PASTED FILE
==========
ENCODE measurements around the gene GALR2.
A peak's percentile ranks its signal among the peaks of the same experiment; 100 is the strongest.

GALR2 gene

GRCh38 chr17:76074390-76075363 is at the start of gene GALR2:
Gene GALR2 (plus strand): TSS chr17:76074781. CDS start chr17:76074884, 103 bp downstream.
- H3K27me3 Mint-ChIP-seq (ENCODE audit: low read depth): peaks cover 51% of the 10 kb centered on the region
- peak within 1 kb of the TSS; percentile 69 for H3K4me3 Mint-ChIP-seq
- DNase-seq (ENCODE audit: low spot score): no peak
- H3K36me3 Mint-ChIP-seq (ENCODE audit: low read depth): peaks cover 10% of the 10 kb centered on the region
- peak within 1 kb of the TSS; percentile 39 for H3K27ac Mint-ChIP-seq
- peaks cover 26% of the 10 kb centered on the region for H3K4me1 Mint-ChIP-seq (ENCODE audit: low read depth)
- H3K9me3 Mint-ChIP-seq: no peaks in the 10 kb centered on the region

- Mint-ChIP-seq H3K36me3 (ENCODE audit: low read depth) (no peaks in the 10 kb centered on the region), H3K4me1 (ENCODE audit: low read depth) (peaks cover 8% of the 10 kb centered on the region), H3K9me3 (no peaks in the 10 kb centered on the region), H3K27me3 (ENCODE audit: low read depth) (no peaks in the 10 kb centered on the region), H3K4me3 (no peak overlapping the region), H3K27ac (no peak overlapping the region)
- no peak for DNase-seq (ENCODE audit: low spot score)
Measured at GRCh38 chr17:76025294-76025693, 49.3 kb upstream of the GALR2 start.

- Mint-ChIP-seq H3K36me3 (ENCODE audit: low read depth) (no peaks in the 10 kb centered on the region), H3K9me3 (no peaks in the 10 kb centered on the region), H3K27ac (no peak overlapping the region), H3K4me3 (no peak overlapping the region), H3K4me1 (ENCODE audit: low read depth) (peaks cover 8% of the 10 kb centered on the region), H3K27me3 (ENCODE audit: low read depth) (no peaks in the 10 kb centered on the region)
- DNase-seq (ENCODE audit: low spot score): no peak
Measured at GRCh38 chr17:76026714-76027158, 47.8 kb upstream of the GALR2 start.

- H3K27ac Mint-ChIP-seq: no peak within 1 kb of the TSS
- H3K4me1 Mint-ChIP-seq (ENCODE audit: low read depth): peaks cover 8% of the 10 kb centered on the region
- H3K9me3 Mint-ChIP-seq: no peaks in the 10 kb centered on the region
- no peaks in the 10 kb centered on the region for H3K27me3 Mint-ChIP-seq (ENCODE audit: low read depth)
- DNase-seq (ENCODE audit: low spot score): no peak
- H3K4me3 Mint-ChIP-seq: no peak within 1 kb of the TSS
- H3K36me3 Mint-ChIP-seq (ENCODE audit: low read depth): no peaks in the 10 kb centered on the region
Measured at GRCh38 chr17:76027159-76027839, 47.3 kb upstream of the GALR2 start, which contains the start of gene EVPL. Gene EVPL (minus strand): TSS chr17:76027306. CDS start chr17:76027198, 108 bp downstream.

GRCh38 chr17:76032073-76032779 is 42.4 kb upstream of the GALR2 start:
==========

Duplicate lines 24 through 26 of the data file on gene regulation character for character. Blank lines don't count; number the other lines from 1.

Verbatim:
- H3K4me3 Mint-ChIP-seq: no peak within 1 kb of the TSS
- H3K36me3 Mint-ChIP-seq (ENCODE audit: low read depth): no peaks in the 10 kb centered on the region
Measured at GRCh38 chr17:76027159-76027839, 47.3 kb upstream of the GALR2 start, which contains the start of gene EVPL. Gene EVPL (minus strand): TSS chr17:76027306. CDS start chr17:76027198, 108 bp downstream.